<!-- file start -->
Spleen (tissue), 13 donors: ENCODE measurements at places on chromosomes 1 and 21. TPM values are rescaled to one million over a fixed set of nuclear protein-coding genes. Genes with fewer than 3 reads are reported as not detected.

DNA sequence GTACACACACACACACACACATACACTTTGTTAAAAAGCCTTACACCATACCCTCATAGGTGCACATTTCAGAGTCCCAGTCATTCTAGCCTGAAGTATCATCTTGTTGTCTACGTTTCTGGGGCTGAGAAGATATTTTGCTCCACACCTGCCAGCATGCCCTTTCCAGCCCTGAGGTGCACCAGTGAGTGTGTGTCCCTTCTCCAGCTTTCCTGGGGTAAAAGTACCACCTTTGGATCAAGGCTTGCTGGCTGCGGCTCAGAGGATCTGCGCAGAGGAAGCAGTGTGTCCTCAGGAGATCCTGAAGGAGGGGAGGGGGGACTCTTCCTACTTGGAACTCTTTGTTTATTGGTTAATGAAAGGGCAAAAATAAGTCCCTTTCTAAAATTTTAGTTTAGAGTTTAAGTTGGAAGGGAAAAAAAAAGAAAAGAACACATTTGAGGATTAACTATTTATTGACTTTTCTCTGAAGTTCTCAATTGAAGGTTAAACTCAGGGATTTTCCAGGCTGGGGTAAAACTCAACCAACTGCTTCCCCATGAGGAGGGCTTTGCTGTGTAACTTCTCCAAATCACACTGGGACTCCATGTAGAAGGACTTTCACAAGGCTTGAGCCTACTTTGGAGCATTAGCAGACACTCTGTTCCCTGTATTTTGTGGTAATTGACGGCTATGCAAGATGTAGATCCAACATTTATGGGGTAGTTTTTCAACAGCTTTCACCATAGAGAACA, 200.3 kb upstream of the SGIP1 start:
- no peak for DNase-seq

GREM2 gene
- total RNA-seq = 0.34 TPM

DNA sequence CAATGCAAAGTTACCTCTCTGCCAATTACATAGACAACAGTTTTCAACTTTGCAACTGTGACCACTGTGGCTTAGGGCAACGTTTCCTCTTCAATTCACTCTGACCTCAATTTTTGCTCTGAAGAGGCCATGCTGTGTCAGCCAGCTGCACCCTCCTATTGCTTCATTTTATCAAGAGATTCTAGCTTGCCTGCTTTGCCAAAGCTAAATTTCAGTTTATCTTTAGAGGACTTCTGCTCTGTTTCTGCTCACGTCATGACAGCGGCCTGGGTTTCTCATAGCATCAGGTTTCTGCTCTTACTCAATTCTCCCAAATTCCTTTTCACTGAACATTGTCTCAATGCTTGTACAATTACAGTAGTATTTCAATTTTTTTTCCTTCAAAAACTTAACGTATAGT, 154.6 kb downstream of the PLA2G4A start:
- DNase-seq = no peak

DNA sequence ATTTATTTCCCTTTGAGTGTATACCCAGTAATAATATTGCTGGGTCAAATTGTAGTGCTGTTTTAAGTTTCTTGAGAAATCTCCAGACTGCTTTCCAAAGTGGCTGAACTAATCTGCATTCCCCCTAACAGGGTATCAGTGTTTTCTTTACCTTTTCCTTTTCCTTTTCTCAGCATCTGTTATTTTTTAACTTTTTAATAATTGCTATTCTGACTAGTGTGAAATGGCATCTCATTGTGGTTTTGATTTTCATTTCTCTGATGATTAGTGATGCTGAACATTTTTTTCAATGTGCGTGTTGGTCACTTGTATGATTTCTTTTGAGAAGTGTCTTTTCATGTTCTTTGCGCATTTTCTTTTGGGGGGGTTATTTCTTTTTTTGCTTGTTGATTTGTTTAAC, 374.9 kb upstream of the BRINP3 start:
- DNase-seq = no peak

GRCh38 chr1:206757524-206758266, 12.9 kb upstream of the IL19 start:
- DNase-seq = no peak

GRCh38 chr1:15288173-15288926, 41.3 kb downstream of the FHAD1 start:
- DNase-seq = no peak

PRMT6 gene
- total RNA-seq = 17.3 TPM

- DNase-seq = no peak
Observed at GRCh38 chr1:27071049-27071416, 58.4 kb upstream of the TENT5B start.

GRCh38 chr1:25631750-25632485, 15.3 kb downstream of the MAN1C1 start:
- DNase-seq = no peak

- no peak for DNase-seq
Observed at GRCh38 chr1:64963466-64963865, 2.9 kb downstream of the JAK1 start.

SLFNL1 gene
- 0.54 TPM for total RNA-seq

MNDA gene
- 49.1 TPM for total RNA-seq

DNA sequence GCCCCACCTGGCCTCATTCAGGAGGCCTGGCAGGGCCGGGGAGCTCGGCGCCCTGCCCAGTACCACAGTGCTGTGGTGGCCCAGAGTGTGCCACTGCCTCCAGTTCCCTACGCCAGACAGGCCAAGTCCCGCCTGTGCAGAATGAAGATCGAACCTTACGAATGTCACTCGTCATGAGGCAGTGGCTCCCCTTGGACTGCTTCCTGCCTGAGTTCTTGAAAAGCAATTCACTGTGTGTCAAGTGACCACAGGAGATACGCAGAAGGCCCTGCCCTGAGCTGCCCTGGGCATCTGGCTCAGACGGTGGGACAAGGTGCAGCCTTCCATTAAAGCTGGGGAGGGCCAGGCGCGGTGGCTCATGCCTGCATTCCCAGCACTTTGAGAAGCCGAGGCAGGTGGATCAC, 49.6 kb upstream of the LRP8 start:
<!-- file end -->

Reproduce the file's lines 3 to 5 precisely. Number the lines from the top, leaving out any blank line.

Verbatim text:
- no peak for DNase-seq

GREM2 gene
- total RNA-seq = 0.34 TPM